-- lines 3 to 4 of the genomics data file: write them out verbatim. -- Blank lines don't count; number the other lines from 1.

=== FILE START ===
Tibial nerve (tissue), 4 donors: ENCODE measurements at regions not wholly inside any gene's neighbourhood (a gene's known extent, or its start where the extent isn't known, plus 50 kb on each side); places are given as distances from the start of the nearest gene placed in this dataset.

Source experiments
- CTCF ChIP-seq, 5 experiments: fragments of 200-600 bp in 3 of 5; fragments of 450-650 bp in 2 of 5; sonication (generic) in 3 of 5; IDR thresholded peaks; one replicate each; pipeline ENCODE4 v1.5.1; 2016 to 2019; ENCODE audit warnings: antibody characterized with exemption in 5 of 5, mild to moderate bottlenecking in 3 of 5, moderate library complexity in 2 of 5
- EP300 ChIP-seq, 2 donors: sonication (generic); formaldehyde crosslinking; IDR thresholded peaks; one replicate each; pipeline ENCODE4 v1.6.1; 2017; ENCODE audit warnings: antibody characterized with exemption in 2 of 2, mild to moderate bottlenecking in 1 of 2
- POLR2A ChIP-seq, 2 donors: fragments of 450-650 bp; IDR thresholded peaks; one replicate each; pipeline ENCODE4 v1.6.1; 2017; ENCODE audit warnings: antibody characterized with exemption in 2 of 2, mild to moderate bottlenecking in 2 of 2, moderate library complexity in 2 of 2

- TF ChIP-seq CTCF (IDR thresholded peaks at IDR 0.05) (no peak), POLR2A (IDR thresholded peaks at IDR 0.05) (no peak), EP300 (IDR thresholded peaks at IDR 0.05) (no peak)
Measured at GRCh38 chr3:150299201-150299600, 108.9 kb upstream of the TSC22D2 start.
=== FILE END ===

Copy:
- CTCF ChIP-seq, 5 experiments: fragments of 200-600 bp in 3 of 5; fragments of 450-650 bp in 2 of 5; sonication (generic) in 3 of 5; IDR thresholded peaks; one replicate each; pipeline ENCODE4 v1.5.1; 2016 to 2019; ENCODE audit warnings: antibody characterized with exemption in 5 of 5, mild to moderate bottlenecking in 3 of 5, moderate library complexity in 2 of 5
- EP300 ChIP-seq, 2 donors: sonication (generic); formaldehyde crosslinking; IDR thresholded peaks; one replicate each; pipeline ENCODE4 v1.6.1; 2017; ENCODE audit warnings: antibody characterized with exemption in 2 of 2, mild to moderate bottlenecking in 1 of 2